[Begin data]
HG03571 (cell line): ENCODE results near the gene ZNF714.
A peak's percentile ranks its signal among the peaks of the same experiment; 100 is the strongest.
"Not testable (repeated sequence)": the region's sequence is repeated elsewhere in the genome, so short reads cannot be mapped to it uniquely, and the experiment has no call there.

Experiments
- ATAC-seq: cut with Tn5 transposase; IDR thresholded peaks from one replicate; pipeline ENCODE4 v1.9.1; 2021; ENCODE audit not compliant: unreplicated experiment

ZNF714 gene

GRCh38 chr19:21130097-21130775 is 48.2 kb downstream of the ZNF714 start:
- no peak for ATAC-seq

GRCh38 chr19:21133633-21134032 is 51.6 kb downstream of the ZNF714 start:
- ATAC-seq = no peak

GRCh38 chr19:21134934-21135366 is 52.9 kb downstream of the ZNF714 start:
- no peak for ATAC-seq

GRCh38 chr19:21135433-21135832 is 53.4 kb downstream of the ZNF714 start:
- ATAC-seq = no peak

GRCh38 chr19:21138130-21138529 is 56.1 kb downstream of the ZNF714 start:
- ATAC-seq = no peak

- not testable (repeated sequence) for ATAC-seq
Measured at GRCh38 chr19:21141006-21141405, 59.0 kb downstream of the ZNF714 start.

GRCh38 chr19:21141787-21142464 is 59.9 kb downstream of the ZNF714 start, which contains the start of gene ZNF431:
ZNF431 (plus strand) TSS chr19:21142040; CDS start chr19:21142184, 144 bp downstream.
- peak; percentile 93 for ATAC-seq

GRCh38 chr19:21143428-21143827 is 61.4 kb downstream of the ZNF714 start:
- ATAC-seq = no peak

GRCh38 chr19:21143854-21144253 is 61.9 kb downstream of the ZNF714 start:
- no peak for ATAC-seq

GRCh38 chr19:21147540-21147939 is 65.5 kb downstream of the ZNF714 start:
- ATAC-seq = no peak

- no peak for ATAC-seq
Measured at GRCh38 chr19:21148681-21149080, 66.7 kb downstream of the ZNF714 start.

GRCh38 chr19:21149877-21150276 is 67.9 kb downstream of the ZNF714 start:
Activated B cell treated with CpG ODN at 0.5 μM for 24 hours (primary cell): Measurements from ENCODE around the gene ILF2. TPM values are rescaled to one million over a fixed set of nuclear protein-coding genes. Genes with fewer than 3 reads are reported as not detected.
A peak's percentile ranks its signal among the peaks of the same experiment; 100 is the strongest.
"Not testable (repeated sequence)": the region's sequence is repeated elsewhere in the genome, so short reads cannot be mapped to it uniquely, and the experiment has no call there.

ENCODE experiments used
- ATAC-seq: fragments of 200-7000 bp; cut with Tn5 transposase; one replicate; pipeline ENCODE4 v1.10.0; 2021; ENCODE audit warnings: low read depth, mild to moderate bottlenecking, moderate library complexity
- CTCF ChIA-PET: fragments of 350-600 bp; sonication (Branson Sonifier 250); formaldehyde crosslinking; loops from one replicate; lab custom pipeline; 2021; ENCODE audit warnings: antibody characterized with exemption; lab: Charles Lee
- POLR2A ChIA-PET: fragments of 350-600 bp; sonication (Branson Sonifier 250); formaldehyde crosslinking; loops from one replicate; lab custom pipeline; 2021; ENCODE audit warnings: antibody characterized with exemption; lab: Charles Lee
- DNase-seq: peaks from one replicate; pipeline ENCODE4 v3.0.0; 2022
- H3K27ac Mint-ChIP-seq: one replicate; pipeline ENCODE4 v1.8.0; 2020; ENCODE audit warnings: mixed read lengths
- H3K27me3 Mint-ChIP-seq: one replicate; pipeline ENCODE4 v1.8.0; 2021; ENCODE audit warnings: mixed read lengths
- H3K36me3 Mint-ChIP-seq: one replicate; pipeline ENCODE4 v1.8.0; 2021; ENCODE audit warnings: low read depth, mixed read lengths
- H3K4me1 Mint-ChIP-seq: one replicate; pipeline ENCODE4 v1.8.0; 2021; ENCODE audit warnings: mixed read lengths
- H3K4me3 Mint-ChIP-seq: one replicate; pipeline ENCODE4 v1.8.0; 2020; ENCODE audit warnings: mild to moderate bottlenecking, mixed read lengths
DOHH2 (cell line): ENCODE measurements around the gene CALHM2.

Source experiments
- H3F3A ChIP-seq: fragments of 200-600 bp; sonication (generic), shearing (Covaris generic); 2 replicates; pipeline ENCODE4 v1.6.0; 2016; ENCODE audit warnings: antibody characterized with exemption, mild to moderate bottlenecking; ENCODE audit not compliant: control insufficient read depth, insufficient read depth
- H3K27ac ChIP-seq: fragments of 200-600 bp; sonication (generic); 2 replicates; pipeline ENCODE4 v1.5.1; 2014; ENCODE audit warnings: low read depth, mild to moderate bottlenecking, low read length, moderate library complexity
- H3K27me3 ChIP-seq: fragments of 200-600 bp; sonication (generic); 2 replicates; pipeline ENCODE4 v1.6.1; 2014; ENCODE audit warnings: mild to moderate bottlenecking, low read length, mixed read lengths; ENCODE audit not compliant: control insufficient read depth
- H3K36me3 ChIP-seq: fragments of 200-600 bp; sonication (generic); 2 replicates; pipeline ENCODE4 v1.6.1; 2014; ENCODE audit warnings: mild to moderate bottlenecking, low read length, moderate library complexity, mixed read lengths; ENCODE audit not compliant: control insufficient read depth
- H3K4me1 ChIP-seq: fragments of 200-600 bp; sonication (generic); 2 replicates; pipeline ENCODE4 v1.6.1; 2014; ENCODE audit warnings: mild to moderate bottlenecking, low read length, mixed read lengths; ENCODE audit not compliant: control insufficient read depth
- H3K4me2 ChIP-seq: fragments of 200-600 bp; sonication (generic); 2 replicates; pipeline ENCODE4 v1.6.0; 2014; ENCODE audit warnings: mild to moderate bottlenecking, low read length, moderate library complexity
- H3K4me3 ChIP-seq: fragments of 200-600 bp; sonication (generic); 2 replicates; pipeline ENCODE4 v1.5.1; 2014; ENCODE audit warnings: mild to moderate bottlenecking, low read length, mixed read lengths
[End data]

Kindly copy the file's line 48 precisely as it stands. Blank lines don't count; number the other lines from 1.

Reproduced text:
- H3K27me3 ChIP-seq: fragments of 200-600 bp; sonication (generic); 2 replicates; pipeline ENCODE4 v1.6.1; 2014; ENCODE audit warnings: mild to moderate bottlenecking, low read length, mixed read lengths; ENCODE audit not compliant: control insufficient read depth